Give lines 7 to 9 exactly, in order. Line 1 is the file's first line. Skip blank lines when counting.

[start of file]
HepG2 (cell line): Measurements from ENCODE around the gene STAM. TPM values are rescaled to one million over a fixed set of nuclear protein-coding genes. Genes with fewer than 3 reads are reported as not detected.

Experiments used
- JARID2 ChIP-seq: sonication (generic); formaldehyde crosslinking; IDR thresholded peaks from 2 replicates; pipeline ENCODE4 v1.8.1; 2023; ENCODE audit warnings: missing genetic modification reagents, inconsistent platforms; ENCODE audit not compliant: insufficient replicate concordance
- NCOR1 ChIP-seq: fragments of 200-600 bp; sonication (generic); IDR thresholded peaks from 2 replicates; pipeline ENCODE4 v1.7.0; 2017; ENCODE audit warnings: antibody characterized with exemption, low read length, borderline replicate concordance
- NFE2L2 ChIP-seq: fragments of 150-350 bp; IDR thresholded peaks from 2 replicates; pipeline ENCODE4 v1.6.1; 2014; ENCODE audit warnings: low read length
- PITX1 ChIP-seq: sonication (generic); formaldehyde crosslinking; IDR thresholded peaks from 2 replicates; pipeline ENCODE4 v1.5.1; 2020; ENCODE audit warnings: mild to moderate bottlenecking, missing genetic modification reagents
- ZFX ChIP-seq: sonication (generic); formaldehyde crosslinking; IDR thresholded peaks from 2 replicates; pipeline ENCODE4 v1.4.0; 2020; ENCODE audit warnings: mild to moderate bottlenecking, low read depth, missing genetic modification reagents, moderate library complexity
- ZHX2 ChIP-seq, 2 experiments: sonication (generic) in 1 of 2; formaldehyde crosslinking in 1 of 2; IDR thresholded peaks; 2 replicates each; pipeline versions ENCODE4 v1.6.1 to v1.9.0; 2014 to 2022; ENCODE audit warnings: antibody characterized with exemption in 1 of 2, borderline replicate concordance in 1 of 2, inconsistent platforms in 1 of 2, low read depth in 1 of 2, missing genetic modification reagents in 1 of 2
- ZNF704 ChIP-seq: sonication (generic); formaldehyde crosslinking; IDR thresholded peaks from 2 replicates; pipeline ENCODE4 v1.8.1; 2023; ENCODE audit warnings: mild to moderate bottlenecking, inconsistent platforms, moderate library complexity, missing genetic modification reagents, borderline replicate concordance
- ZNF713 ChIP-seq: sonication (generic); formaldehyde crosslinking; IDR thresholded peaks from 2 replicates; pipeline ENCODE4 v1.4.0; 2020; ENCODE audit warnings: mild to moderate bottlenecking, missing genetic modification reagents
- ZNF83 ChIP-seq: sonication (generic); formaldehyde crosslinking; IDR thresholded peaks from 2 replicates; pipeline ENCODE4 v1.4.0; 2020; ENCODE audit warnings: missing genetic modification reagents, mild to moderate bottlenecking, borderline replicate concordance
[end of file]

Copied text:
- ZFX ChIP-seq: sonication (generic); formaldehyde crosslinking; IDR thresholded peaks from 2 replicates; pipeline ENCODE4 v1.4.0; 2020; ENCODE audit warnings: mild to moderate bottlenecking, low read depth, missing genetic modification reagents, moderate library complexity
- ZHX2 ChIP-seq, 2 experiments: sonication (generic) in 1 of 2; formaldehyde crosslinking in 1 of 2; IDR thresholded peaks; 2 replicates each; pipeline versions ENCODE4 v1.6.1 to v1.9.0; 2014 to 2022; ENCODE audit warnings: antibody characterized with exemption in 1 of 2, borderline replicate concordance in 1 of 2, inconsistent platforms in 1 of 2, low read depth in 1 of 2, missing genetic modification reagents in 1 of 2
- ZNF704 ChIP-seq: sonication (generic); formaldehyde crosslinking; IDR thresholded peaks from 2 replicates; pipeline ENCODE4 v1.8.1; 2023; ENCODE audit warnings: mild to moderate bottlenecking, inconsistent platforms, moderate library complexity, missing genetic modification reagents, borderline replicate concordance